Tag Archives: Schwab

Violent Opposition, For Now

[Note: This was cross-posted October 1, 2014 by the National Committee for Responsive Philanthropy.]

Arthur Schopenhauer said, “All truth passes through three stages. First, it is ridiculed. Second, it is violently opposed. Third, it is accepted as being self-evident.”

I’m no expert on German philosophers, but Schopenhauer really nails it. Just think of the cause of marriage equality, which has followed exactly that course, passing from ridicule to violent opposition to acceptance as self-evident over the course of the last twenty years.

The effort to reform donor-advised funds (DAFs) does not have nearly the societal ramifications of the marriage equality issue. That said, donor-advised fund reform is an enormously important issue for American philanthropy, and when viewed through a Schopenhauerian lens, the effort has recently transitioned into the second phase of truth: violent opposition. Continue reading

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Sins of Commission

A central principle of nonprofit development is that individuals should not get paid on a commission basis.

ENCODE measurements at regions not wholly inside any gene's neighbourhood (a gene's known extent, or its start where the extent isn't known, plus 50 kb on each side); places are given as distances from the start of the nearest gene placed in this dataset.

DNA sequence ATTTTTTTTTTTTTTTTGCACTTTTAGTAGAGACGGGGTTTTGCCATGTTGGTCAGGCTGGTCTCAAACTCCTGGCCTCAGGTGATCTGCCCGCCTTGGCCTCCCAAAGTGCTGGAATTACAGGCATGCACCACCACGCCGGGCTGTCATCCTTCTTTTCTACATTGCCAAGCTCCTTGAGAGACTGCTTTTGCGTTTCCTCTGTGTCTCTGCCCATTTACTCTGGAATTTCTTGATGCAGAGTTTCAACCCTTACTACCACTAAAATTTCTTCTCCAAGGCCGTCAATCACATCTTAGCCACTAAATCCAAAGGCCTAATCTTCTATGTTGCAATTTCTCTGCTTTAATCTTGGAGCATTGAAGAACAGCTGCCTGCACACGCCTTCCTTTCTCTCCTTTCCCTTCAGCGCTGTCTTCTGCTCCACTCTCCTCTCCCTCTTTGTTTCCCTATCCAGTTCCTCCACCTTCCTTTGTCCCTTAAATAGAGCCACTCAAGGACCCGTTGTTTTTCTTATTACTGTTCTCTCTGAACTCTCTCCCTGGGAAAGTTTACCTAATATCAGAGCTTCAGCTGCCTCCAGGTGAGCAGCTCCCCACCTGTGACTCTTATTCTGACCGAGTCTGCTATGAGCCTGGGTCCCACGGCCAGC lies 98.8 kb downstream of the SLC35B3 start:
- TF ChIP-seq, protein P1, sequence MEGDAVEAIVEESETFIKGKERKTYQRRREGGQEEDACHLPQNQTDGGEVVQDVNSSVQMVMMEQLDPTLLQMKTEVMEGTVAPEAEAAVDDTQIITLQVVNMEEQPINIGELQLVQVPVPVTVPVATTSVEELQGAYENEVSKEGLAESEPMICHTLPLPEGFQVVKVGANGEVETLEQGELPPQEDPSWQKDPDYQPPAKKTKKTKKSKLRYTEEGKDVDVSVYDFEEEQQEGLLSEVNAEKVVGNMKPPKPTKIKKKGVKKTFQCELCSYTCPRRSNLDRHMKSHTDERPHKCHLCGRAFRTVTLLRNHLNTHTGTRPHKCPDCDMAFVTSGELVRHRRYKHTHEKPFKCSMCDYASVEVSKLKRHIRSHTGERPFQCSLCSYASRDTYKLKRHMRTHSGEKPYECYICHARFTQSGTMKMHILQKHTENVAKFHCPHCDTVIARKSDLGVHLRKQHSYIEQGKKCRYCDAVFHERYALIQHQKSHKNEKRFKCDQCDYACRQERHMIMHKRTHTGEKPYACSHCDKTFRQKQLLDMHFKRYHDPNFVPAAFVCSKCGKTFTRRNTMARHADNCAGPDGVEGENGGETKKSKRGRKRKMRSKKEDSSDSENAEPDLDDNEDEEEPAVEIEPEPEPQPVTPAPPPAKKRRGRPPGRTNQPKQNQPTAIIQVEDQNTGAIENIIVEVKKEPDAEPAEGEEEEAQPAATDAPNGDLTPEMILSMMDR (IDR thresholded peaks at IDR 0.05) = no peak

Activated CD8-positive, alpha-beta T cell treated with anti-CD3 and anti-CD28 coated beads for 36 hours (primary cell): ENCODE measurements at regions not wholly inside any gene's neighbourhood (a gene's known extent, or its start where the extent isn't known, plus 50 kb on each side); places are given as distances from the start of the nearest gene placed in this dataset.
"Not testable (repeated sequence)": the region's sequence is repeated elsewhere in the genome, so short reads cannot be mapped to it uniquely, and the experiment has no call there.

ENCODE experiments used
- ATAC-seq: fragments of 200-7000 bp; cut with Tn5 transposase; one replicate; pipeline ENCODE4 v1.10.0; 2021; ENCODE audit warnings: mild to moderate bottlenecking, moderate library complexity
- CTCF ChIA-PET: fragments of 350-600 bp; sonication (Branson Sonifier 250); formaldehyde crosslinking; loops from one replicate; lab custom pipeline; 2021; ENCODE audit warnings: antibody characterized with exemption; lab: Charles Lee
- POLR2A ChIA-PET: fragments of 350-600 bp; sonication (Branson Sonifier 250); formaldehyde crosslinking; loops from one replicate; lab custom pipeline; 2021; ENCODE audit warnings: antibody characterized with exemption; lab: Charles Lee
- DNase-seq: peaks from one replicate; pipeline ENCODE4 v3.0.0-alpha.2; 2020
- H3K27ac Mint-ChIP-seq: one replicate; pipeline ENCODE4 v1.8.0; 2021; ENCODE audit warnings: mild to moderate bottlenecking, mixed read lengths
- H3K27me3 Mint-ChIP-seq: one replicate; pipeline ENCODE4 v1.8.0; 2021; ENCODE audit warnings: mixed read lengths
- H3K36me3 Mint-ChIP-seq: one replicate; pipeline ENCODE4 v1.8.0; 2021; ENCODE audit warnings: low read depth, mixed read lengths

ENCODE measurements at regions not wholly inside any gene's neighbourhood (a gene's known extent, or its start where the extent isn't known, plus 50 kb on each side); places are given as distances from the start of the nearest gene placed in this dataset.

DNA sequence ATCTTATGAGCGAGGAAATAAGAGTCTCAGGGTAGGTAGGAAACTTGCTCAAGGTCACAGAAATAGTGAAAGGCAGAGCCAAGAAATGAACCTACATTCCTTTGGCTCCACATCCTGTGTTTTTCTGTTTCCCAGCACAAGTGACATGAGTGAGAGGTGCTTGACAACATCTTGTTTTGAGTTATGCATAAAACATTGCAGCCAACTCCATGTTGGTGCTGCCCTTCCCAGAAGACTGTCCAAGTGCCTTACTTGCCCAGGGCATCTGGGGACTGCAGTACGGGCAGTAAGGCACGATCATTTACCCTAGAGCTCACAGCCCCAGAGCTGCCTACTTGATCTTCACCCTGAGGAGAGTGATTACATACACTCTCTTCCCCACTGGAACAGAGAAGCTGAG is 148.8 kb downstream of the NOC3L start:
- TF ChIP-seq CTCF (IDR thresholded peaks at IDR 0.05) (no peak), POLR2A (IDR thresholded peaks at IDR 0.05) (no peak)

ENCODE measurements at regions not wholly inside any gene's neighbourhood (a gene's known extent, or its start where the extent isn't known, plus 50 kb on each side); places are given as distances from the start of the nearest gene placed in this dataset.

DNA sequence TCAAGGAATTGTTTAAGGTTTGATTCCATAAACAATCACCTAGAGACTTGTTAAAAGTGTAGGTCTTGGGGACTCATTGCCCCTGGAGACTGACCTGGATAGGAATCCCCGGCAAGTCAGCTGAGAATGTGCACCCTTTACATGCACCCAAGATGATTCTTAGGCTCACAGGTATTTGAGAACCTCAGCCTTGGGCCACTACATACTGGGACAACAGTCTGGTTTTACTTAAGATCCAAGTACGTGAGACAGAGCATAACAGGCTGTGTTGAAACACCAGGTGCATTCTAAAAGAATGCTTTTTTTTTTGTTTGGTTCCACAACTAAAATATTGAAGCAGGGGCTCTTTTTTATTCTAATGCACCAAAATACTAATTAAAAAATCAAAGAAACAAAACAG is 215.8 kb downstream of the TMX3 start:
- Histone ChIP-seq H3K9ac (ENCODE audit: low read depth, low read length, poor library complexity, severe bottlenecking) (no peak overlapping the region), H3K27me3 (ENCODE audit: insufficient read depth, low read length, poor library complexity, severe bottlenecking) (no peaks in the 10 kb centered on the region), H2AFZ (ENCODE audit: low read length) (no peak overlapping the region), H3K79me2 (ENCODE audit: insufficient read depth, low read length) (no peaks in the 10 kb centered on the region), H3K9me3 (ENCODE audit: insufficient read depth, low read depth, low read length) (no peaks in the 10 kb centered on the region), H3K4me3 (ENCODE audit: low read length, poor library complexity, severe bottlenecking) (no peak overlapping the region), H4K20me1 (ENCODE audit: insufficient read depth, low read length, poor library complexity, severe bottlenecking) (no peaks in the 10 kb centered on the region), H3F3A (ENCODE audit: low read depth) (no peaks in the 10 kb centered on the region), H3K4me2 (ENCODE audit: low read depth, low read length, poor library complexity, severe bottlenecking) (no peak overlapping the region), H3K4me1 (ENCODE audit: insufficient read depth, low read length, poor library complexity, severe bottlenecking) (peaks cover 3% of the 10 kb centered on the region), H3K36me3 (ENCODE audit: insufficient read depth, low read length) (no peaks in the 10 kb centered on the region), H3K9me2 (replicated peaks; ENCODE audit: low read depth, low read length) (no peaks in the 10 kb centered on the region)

According to the Association of Fundraising Professionals, paying nonprofit fundraisers commissions is unethical because the self-interest of the staff member can distort the solicitation process. A gift needs to be right for both the donor and the organization, and it needs to be driven by a genuine charitable impulse.

When the fundraiser’s compensation is directly related to realizing the gift, all sorts of bad things can happen. The conversation between solicitor and donor can turn coercive and misleading. Donors may be pressured to make the gift before they are ready. The solicitor may encourage gifts that are not in the best interest of the organization. Moreover, even if such a compensation scheme were ethical, it would rarely be fair, since the gift that arrives in 2014 is probably as much the result of earlier cultivation by the organization as the efforts of the current staff member who happens to make the ask or open the envelope. Continue reading

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Big News — But Not Good News

[Note: This commentary is cross-posted in the November 15, 2012 edition of the  Chronicle of Philanthropy.]

Today it’s my duty to point out a disturbing trend for America’s charities.

Each year the Chronicle of Philanthropy compiles the Philanthropy 400, a list of the nonprofit organizations that have raised the most money in the past year. The troubling news? The number two nonprofit for 2011 was an entity called Fidelity Charitable. Continue reading

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